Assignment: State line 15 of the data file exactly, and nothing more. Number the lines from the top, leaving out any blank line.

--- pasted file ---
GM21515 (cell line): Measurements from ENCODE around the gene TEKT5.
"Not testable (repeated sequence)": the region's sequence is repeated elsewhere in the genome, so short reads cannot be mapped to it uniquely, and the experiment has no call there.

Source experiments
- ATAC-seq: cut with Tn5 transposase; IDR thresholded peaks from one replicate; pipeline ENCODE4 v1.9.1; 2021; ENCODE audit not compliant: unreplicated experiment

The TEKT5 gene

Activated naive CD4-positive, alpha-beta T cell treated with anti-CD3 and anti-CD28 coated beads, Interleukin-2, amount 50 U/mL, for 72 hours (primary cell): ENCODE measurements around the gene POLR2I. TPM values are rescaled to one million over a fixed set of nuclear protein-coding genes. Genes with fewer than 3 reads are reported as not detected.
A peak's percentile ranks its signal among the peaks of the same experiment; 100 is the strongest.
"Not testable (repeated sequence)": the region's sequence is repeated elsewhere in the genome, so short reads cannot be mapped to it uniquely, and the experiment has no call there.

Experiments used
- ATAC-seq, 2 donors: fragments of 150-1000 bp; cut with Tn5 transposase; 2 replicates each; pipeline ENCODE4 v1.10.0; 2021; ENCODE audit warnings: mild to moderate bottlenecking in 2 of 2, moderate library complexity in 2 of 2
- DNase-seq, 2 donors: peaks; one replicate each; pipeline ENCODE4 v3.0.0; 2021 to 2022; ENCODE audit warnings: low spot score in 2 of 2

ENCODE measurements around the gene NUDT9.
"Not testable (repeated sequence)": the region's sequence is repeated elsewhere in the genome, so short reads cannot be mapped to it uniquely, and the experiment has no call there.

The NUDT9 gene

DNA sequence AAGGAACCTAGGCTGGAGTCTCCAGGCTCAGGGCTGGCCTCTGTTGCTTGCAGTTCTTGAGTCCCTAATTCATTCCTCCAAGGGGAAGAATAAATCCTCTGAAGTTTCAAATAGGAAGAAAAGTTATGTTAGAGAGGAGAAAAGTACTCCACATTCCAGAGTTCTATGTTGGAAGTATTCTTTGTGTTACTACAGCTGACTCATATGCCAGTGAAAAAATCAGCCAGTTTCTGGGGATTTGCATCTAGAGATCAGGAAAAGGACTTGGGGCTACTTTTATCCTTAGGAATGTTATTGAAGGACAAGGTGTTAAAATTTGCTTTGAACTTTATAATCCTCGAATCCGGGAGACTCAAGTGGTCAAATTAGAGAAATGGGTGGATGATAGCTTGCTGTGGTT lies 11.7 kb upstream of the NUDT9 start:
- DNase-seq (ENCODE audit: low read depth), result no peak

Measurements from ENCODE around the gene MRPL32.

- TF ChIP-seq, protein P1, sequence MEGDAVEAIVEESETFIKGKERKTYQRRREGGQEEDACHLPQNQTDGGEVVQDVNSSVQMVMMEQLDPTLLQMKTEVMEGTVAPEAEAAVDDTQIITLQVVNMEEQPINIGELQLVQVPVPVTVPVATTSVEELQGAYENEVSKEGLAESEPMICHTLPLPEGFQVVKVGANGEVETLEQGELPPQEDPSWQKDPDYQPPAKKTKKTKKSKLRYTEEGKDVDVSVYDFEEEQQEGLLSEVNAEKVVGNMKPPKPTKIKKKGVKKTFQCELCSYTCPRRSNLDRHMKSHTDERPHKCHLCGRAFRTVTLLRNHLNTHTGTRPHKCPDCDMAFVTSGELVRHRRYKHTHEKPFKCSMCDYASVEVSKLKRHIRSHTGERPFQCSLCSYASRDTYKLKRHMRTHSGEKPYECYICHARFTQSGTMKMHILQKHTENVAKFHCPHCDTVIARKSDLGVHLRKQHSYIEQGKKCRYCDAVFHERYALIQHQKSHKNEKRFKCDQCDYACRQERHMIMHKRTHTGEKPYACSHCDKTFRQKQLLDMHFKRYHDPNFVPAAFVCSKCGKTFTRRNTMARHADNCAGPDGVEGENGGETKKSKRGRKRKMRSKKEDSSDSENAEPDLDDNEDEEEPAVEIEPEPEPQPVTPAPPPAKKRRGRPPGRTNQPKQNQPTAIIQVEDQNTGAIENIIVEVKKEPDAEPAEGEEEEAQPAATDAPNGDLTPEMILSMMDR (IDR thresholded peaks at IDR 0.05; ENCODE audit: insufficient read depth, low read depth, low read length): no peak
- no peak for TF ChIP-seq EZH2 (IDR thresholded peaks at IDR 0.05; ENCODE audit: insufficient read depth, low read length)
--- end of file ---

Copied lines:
DNA sequence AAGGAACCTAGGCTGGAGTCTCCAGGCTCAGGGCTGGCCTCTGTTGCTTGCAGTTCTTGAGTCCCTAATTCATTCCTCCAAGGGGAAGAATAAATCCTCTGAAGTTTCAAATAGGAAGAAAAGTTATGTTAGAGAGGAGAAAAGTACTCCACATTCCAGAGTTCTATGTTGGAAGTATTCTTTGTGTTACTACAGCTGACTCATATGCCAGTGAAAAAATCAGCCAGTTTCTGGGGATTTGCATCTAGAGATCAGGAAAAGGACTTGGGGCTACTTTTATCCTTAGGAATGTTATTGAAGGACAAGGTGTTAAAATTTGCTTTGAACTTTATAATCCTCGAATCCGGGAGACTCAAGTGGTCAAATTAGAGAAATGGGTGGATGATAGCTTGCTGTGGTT lies 11.7 kb upstream of the NUDT9 start: